Communication is an excellent way to ease all the concerns of the client.
The clients want to know that you are on their page, and it is always great when you can add to their success!
Communication gives me exactly what I need to present to the couple! I deal with couples who live in rural areas, high class areas, middle class areas, and all of them have their own ways of speech, and different mannerisms. From our first conversation, I know how to deal with each couple on their level. taking their backgrounds into consideration and incorporating it into their wedding!
For the easy going, you must be nice and smooth... They enjoy levity during their service!
For the Country living folk, you must be folksy, using language that is easy to for them to get behind!
For the uptight, and those of high society fame, you must be critically on their side completely! Meaning, you have dotted every "I", crossed every "T", and even spruced up their event with things they didn't even think of. When dealing with the uptight, you know you have their confidence when they "let go" and let you run the event. Once they do that, you truly have made them comfortable!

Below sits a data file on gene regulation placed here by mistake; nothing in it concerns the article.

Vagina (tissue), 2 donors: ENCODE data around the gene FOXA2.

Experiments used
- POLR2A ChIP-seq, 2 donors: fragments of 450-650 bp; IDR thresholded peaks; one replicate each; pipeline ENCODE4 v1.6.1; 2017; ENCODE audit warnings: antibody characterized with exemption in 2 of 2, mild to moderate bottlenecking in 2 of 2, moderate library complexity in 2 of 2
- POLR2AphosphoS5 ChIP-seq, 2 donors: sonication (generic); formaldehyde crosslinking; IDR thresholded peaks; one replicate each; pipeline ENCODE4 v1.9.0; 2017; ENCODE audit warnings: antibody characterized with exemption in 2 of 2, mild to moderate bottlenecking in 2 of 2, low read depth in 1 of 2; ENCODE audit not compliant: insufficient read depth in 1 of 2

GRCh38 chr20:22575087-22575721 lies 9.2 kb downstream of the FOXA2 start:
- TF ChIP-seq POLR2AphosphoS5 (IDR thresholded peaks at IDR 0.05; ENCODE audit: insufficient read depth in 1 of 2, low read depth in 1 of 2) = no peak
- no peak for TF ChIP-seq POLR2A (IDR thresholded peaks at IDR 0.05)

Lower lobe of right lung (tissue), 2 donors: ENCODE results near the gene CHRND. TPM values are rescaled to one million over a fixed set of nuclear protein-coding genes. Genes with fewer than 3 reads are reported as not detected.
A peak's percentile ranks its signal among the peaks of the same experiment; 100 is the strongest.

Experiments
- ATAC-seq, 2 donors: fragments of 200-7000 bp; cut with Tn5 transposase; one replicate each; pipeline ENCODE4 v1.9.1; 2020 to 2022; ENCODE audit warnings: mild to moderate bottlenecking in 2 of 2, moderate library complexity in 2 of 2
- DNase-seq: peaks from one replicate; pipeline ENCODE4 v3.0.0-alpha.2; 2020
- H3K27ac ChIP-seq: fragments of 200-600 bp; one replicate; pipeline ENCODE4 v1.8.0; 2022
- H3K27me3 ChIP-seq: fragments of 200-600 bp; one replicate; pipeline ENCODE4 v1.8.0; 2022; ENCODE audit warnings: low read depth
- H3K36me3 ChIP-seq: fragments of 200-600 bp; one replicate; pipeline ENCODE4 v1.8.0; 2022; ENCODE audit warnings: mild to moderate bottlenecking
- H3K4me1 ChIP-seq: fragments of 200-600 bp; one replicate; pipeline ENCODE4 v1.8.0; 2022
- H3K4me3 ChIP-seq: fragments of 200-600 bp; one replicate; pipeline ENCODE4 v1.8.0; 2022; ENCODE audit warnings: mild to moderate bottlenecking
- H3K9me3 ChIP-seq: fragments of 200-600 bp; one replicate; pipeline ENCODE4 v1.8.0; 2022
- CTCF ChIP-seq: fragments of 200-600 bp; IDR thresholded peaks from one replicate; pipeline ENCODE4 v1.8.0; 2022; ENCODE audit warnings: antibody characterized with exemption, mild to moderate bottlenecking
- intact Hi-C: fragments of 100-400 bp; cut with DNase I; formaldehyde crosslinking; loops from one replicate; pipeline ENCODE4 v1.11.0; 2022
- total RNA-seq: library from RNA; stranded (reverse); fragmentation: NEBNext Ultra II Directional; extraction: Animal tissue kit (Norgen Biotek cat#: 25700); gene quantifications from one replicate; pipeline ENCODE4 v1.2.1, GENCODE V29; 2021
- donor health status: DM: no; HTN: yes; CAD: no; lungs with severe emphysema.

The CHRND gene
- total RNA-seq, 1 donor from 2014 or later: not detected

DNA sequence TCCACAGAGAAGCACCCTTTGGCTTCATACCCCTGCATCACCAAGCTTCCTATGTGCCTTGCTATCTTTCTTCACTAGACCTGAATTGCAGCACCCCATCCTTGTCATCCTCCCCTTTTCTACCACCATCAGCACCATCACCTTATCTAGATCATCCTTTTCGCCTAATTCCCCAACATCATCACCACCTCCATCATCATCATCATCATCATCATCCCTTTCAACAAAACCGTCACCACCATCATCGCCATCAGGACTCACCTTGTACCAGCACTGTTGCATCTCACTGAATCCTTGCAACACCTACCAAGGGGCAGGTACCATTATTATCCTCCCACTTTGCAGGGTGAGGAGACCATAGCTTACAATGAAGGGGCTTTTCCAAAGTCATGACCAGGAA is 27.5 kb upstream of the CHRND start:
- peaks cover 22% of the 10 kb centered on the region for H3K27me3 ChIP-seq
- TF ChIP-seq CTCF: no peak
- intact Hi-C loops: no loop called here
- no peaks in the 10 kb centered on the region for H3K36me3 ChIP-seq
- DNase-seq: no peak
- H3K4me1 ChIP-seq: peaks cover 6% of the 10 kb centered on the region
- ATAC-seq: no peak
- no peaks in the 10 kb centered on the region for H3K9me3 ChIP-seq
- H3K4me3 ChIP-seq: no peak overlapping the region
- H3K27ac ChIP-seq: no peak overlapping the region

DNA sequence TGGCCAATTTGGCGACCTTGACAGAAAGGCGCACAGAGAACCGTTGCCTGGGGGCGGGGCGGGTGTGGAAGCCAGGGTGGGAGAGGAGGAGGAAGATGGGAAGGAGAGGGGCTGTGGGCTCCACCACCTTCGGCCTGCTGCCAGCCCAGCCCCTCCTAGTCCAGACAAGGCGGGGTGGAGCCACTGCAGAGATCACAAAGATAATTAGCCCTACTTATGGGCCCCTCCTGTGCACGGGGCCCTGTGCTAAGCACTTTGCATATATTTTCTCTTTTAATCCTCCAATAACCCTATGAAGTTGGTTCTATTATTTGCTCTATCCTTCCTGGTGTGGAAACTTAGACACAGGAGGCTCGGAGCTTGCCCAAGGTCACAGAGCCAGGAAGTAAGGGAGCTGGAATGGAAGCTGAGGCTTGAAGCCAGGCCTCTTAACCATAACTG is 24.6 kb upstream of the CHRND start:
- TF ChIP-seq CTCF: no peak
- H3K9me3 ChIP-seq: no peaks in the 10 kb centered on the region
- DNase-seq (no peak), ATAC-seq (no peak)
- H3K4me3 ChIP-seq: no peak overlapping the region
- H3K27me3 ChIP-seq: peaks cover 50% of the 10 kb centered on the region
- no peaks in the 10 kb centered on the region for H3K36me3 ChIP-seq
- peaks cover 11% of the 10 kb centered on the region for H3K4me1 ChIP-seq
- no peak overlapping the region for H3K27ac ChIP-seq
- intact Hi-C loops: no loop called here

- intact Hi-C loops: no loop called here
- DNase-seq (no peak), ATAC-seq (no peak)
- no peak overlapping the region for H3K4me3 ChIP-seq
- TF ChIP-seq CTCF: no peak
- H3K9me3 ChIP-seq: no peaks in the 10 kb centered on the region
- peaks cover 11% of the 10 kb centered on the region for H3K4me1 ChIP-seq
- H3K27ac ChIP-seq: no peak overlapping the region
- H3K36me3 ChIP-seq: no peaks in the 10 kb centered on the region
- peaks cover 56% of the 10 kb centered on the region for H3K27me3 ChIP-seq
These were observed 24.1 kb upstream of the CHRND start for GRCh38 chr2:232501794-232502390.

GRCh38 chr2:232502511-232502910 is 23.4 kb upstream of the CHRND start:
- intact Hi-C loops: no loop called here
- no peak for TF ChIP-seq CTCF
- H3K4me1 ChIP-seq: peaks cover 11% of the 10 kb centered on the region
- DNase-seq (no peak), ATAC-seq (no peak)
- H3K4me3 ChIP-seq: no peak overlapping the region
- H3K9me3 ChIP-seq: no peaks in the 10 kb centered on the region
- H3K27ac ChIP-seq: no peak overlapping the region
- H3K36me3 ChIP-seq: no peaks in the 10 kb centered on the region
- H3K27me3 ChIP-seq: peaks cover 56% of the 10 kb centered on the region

1 Corinthians 9:22 says, "...I have become all things to all people that I might by all means save some." As a pastor, you must be relatable to all people... It's their day, and your responsibility is to make it the best day of their lives!
It is extremely nice when you ease their qualms, calm their fears, and perform in such a way, that all of the spectators and members of the party come up and give you high marks for what went on that day! Here's an example: I have come across people whom I have never met, and they tell me, "I was at Kim's wedding, and you were FABULOUS! My friends and I were talking about 3 things at that wedding: What type of gown Kim wore, how the food was, and YOU!"